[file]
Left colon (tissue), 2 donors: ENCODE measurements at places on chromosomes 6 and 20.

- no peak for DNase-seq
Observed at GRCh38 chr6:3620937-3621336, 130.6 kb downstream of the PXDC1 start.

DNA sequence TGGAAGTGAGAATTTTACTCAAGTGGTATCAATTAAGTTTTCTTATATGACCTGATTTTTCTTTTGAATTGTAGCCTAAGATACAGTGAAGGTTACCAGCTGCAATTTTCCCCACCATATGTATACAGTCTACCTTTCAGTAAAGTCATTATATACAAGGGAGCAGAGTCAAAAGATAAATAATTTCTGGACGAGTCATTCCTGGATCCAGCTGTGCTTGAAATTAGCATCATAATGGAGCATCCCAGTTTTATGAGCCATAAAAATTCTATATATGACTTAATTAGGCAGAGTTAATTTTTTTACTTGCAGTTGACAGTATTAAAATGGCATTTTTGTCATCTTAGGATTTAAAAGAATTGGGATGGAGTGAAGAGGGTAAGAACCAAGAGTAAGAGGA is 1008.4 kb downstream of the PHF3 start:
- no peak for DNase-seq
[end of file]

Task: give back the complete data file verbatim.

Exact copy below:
Left colon (tissue), 2 donors: ENCODE measurements at places on chromosomes 6 and 20.

- no peak for DNase-seq
Observed at GRCh38 chr6:3620937-3621336, 130.6 kb downstream of the PXDC1 start.

DNA sequence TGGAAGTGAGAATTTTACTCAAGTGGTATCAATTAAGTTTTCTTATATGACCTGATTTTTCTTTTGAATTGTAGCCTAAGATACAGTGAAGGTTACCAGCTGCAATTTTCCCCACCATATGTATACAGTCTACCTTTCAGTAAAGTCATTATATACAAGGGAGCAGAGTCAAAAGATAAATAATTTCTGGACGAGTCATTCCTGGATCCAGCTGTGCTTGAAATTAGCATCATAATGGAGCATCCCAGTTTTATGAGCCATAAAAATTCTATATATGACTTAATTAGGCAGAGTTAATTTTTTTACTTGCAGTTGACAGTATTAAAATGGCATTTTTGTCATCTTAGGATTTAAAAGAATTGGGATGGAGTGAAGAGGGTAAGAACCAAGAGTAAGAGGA is 1008.4 kb downstream of the PHF3 start:
- no peak for DNase-seq